If there is no budget deal Dec. 13, House Republicans plan to pass a continuing resolution to keep government funded and then skip town. This leaves a tough choice for Senate Democrats: Pass the House CR and lock in sequestration or risk another government shutdown.
All of this could have been avoided. Some Republicans are pushing legislation that would forever end the prospect of shutting down the government. But Democrats and congressional appropriators — even on the Republican side — say the GOP fix could cause even more problems than it solves.
Back in January, Sens. Rob Portman, R-Ohio, and Jon Tester, D-Mont., introduced the End Government Shutdowns Act, which would put in place an automatic CR for any appropriations not completed by the Oct. 1 deadline. After the first four months, the bill would cut 1 percent of funding for the CR every 90 days until a new appropriations bill is passed by both chambers.
Rep. James Lankford, R-Okla., has introduced similar legislation in the House several times, and both bills have several Republican cosponsors in their respective chambers. Tester is the only Democrat who has signed onto either piece of legislation.
Supporters of the bills argue that they would give federal agencies more certainty and prevent members of Congress from having to vote on last-minute deals, which are oftentimes put together so hastily that few members have time to read them.
"You could end government shutdowns forever," said Sen. Ron Johnson, R-Wis., a cosponsor of Portman's bill and a member of the budget conference committee. "I think that's a really good piece of legislation. "¦ I think there's a fair amount of support for that Portman-Lankford-type language."
Portman is also a member of the budget conference committee, which is working to come up with a solution by Dec. 13 to avoid another crisis, and he has continued to push his fellow conferees to adopt his shutdown legislation.
But the expectations for the conference committee are low, putting Congress on a path to yet another fiscal deadline on Jan. 15, at which point the government will again shut down unless the increasingly intractable body is able to come to some sort of agreement.
The constant leaping from fiscal crisis to fiscal crisis is what inspired Lankford and Portman to draw up their legislation. A Tester spokesman echoed those sentiments in a statement: "Senator Tester would prefer Congress work together like it did before obstruction and partisanship became fixtures in recent years. Given the current climate that keeps even small bills from passing the Senate, this bill ensures that the federal government continues to function," spokesman Les Braswell said.
But despite the public backlash during the last shutdown, and the loud voices on both sides of the aisle calling for an end to shutdowns, the Portman and Lankford bills appear to be headed nowhere fast.
Both bills are stuck in their respective Appropriations committees — and they're likely to stay there. House Appropriations Committee spokeswoman Jennifer Hing told Government Executive in October that the committee would not support the Lankford or Portman bills. The legislation would, after all, severely undercut the committee's efforts.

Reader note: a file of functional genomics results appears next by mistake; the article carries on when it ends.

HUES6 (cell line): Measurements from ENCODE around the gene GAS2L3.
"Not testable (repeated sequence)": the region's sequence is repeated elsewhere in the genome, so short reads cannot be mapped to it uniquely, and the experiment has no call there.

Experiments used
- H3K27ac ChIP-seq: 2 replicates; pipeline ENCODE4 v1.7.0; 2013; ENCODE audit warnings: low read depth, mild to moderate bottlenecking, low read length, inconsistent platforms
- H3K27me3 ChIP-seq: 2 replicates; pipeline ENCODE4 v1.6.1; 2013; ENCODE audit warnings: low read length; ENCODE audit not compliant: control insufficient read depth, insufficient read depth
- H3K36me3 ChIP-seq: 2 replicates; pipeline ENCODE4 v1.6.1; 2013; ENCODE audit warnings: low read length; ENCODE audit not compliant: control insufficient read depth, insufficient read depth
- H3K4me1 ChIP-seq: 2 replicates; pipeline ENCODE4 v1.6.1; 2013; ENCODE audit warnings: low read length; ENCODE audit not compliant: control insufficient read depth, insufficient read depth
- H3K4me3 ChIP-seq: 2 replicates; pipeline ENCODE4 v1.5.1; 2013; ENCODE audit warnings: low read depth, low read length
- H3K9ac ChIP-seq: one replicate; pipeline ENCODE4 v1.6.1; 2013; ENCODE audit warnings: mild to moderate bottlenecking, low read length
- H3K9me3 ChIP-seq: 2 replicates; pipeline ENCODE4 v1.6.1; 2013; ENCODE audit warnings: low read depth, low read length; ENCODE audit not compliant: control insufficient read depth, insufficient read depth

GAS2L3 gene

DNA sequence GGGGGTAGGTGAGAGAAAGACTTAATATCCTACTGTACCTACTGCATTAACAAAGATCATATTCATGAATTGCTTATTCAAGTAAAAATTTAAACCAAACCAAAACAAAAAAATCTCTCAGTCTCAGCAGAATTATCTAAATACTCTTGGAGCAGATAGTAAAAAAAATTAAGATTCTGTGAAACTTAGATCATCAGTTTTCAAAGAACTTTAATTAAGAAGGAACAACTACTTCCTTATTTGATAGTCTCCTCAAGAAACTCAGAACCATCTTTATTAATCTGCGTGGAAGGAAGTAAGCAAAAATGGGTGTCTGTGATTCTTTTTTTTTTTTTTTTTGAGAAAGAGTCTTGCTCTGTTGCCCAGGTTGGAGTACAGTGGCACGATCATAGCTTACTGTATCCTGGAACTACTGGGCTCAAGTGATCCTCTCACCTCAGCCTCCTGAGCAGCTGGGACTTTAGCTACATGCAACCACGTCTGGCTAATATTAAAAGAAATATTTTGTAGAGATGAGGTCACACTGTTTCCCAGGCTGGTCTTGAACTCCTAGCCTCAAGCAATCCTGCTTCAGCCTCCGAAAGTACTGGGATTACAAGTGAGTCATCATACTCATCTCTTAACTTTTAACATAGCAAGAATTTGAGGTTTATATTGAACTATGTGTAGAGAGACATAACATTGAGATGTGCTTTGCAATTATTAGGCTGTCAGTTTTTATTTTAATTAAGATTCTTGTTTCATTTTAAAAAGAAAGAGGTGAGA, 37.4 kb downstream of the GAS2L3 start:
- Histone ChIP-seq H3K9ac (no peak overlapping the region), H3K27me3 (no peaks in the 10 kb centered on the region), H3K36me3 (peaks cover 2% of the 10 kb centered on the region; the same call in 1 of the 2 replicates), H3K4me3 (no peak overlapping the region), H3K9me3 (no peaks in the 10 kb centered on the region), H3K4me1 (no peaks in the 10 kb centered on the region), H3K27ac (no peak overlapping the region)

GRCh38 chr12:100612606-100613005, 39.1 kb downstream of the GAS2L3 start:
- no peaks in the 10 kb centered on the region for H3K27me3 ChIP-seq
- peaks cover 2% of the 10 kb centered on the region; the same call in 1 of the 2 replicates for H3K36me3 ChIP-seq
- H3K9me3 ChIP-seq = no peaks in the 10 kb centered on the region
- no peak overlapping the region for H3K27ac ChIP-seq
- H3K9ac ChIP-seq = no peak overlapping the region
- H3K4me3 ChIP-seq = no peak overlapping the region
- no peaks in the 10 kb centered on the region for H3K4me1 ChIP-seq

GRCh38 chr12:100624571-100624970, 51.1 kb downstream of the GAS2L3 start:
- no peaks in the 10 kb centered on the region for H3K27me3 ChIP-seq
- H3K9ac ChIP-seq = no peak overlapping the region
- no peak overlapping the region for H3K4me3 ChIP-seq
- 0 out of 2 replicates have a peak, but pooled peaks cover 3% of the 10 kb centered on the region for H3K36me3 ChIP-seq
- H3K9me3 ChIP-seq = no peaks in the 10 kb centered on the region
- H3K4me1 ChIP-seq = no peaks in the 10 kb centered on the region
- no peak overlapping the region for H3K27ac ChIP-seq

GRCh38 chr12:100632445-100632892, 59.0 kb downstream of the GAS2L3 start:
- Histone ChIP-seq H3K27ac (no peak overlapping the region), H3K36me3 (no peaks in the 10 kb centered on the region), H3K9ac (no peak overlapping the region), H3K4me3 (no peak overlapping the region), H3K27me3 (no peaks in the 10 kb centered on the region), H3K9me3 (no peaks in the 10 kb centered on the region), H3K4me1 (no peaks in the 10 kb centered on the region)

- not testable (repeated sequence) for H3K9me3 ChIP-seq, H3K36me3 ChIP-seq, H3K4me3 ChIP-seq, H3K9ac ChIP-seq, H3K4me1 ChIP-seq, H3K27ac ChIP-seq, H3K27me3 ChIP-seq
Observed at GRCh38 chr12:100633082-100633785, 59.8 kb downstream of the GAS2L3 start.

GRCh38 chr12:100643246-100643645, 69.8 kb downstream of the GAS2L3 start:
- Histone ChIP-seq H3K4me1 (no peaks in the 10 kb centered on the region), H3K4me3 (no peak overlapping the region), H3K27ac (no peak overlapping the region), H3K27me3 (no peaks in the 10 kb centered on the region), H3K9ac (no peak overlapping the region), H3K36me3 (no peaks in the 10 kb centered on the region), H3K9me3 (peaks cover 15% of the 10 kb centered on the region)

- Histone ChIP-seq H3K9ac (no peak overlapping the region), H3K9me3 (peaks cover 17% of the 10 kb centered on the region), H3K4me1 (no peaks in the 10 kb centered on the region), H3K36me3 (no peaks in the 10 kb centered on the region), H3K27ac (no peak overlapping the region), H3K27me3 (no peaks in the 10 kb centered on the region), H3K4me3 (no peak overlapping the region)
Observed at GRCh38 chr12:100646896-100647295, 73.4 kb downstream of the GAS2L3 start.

Rep. Jack Kingston, R-Ga., who sits on the Appropriations Committee, hasn't taken a position on the Lankford bill, but he says that he is concerned about the effect it would have on his committee's work.
"I am a fan of regular order and Congress doing its work in a timely manner," Kingston said. "The problem with ruling by continuing resolutions is that you give up the opportunity to advance reforms and make government more accountable."
And although Tester has signed onto Portman's bill, a number of Democrats in both chambers say they would oppose the legislation as well. In the era of gridlock, Democrats need the threat of a shutdown as much as Republicans do.
A 1-percent cut in spending every 90 days is hardly enough incentive to bring both sides to the table — just look at sequestration. Those cuts, which are much deeper, were designed to force Congress to reach a deal. That plan failed, and sequestration is set to enter its second year of spending cuts in January unless Congress acts in the next few weeks.
Democratic worries about the Portman and Lankford bills go much deeper. One Senate Democratic aide said that leadership and many members of the Democratic caucus oppose the Portman legislation. They fear that the automatic 1-percent spending cuts would disincentivize Republicans from negotiating with Democrats over budget and appropriations issues.
"Why would tea partiers allow anything to move? They would just do what they're best at, which is nothing," the aide said.
Although Rep. Chris Van Hollen, D-Md., a member of the budget conference committee and the ranking member of the House Budget Committee, is supportive of "any genuine efforts to prevent future government shutdowns," he also opposes the Lankford bill, spokeswoman Bridgett Frey said.
"These bills contain a poison pill that creates a perverse incentive for tea-party Republicans to disrupt the regular appropriations process in order to slash important public investments," Frey said.
As the Jan. 15 deadline approaches, Democrats have continued to hold up the specter of another shutdown, hoping to force Republicans to the table. But Democrats so far have not put forth their own measure to permanently avoid these types of fiscal crises in the future.
"The Democratic alternative is passing appropriations bills," the Senate Democratic aide said.
This article is from the archive of our partner National Journal.
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